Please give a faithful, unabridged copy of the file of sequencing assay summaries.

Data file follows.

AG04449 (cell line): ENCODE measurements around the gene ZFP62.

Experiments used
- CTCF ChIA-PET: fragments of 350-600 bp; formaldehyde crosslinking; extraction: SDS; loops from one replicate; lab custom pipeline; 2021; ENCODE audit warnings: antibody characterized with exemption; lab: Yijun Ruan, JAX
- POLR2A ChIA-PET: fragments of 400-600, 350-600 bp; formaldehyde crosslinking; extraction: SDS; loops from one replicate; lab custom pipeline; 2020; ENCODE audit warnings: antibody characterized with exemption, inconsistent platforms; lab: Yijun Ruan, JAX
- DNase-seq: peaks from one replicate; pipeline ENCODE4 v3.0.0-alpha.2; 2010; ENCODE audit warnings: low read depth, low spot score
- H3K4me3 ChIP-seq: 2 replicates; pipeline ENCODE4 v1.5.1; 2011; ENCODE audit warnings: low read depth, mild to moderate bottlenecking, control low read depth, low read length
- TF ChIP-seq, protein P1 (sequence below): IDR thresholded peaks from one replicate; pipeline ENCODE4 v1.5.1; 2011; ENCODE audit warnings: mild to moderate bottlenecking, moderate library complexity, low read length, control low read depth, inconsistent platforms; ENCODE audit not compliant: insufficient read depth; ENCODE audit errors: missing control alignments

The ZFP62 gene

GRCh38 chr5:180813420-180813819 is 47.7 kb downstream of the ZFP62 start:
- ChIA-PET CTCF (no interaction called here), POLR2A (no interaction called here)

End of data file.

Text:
AG04449 (cell line): ENCODE measurements around the gene ZFP62.

Experiments used
- CTCF ChIA-PET: fragments of 350-600 bp; formaldehyde crosslinking; extraction: SDS; loops from one replicate; lab custom pipeline; 2021; ENCODE audit warnings: antibody characterized with exemption; lab: Yijun Ruan, JAX
- POLR2A ChIA-PET: fragments of 400-600, 350-600 bp; formaldehyde crosslinking; extraction: SDS; loops from one replicate; lab custom pipeline; 2020; ENCODE audit warnings: antibody characterized with exemption, inconsistent platforms; lab: Yijun Ruan, JAX
- DNase-seq: peaks from one replicate; pipeline ENCODE4 v3.0.0-alpha.2; 2010; ENCODE audit warnings: low read depth, low spot score
- H3K4me3 ChIP-seq: 2 replicates; pipeline ENCODE4 v1.5.1; 2011; ENCODE audit warnings: low read depth, mild to moderate bottlenecking, control low read depth, low read length
- TF ChIP-seq, protein P1 (sequence below): IDR thresholded peaks from one replicate; pipeline ENCODE4 v1.5.1; 2011; ENCODE audit warnings: mild to moderate bottlenecking, moderate library complexity, low read length, control low read depth, inconsistent platforms; ENCODE audit not compliant: insufficient read depth; ENCODE audit errors: missing control alignments

The ZFP62 gene

GRCh38 chr5:180813420-180813819 is 47.7 kb downstream of the ZFP62 start:
- ChIA-PET CTCF (no interaction called here), POLR2A (no interaction called here)